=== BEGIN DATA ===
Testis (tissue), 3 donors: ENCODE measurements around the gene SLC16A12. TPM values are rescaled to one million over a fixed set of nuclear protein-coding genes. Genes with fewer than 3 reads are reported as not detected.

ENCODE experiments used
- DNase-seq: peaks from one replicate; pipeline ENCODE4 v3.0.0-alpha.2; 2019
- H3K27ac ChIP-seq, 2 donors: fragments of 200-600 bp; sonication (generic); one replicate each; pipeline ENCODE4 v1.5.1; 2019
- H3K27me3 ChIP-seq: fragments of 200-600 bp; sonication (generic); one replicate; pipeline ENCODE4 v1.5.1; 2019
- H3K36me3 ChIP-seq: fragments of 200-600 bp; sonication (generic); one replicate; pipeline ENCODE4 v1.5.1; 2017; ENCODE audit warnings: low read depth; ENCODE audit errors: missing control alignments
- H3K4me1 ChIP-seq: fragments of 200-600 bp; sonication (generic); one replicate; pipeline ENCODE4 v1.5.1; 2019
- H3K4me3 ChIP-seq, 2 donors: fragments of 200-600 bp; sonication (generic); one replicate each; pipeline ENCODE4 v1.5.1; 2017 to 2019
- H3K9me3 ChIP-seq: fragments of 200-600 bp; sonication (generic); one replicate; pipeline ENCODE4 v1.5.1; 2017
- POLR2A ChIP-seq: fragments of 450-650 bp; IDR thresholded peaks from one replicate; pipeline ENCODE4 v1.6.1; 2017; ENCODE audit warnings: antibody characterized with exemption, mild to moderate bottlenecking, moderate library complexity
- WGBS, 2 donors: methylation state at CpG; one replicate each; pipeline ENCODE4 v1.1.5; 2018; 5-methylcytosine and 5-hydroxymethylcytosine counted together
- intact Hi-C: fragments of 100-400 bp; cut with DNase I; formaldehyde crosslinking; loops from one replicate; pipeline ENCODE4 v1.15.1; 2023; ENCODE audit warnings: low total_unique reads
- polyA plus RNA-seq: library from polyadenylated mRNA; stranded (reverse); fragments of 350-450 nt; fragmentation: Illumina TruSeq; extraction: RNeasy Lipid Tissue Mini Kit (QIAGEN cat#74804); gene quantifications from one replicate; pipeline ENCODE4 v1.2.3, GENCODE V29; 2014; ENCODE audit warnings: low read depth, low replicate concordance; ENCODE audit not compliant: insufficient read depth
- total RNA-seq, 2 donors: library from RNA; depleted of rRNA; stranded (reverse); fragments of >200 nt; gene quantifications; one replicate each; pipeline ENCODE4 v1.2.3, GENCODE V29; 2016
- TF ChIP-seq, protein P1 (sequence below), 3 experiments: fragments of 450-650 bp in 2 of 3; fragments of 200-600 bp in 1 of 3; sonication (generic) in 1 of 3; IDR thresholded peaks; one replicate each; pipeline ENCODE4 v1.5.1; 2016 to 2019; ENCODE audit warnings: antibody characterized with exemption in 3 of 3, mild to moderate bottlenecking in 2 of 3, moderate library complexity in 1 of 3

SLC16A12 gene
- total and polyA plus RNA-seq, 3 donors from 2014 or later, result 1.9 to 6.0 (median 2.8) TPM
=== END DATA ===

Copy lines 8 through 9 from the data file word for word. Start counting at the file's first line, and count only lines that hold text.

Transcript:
- H3K4me3 ChIP-seq, 2 donors: fragments of 200-600 bp; sonication (generic); one replicate each; pipeline ENCODE4 v1.5.1; 2017 to 2019
- H3K9me3 ChIP-seq: fragments of 200-600 bp; sonication (generic); one replicate; pipeline ENCODE4 v1.5.1; 2017